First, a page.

“In the old days, every town had an opera house or performing arts center. In the summertime, there was no air conditioning. That wasn’t even on the drawing board. All of the opera houses were practically closed in the summer, because it would be too stifling. So the shows would be under canvas, outdoors in tents. That was great.
“We were on circle stock. The show stayed in one town, and we worked around seven towns. Every day we would play a different town in the surrounding area. We started that circle in the fall and ran that circle until Christmas. Then in the new year, you would start a new circle.
“Every week while we were doing one show we were practicing for the next week’s show. I did this for five or six years. We didn’t play in big towns. We never played in the town we stayed in, only the towns around it.
“When we got to town, we would walk around the town. There would usually be signs up in the windows of the houses saying, ‘Rooms for rent.’ Once people knew the show was coming to town, they would rent a room to make money, five dollars a week.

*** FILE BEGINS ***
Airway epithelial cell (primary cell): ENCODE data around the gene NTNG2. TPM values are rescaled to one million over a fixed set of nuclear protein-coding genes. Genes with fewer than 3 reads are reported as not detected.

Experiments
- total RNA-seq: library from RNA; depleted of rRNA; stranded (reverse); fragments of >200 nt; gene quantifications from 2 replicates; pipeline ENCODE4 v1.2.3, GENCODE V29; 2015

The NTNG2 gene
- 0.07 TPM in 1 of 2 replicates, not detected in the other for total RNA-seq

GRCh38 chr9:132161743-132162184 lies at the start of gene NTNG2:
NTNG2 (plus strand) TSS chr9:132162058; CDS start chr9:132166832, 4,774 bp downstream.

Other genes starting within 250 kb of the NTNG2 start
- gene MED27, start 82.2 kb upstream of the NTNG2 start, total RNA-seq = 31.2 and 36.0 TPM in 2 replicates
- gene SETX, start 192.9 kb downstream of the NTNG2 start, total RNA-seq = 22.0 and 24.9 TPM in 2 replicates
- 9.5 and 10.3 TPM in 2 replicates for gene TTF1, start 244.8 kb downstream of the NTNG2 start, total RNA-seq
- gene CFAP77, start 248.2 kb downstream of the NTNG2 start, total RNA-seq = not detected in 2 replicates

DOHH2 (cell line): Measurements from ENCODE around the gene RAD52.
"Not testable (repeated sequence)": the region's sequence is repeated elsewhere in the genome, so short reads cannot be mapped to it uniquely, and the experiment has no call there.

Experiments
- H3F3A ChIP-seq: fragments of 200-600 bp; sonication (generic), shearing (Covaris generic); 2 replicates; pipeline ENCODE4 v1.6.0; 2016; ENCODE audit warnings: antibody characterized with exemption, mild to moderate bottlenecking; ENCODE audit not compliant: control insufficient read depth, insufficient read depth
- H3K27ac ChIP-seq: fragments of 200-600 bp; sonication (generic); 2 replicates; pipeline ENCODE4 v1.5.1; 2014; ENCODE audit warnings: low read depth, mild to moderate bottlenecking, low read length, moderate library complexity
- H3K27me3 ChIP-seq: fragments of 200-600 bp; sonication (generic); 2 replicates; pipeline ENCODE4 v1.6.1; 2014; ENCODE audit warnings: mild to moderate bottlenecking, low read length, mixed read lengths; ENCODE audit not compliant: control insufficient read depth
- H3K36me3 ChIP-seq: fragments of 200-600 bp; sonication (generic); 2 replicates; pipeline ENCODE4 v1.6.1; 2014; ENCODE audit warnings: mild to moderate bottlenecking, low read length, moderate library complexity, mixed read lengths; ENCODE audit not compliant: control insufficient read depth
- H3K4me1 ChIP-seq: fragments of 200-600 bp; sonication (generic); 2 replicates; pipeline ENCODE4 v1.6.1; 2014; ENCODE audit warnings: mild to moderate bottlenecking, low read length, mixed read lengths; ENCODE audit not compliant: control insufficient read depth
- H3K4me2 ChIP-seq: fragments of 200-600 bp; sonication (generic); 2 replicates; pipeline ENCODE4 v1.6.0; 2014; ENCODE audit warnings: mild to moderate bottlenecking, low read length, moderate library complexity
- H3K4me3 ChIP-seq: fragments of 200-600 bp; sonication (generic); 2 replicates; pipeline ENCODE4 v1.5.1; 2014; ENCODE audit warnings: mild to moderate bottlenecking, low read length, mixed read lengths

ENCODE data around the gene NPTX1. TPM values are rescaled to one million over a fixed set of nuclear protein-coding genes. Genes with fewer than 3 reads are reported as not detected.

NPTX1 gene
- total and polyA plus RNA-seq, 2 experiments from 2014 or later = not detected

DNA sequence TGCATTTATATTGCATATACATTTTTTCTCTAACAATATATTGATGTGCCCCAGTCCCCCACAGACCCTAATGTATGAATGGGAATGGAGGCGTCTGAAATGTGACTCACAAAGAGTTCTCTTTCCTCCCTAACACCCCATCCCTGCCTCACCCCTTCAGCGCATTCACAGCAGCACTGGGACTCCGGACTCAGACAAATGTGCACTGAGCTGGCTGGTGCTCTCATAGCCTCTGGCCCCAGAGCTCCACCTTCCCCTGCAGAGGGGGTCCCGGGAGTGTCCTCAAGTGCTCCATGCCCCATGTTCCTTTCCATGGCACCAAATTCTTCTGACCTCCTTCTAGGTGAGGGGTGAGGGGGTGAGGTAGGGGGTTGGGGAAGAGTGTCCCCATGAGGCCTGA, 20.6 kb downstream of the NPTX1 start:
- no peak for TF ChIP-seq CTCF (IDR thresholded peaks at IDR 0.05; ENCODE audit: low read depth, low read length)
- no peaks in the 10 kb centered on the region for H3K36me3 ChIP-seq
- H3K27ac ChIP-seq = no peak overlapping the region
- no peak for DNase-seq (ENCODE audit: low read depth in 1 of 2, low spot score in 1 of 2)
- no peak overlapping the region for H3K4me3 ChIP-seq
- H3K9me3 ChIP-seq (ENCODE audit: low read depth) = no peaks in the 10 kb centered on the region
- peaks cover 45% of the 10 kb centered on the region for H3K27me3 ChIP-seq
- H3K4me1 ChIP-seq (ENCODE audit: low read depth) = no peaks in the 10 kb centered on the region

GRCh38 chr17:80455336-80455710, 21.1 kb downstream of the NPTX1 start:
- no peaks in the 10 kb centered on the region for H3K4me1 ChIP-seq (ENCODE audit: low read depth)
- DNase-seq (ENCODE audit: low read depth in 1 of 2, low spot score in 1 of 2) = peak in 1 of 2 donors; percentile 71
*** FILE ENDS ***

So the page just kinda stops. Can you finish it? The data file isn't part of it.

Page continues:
“I have done hundreds of plays throughout my life, because we learned a new show every week. We performed every day, seven days a week. Some people thought we were crazy to do that, but it was a way of life. I think we were privileged to travel and entertain people. We did what we loved to do.”
To read this full story, go to the Richard Elsenpeter Life Story at memoirsbymaureen.com.
Motorcycle hill climbs
In another interview, I learned a big form of entertainment in Quincy and surrounding towns were motorcycle hill climbs. Here is how it was described in a recent life story:
“I guess I was in grade school when barn dances ended, but I remember going to barn dances. The other thing I remember was Grandpa’s farm event that they had. The farm itself was kind of in a creek bottom, but there was some pretty hilly ground around. He had a real steep hill on part of the farm. They had what they called ‘motorcycle hill climbs.’
“They would take a scraper, and they would scrape out an area. They would put four or five of those indentations in the hill, and it was really popular. The guys would come out with their motorcycles, and they would try to climb the hill.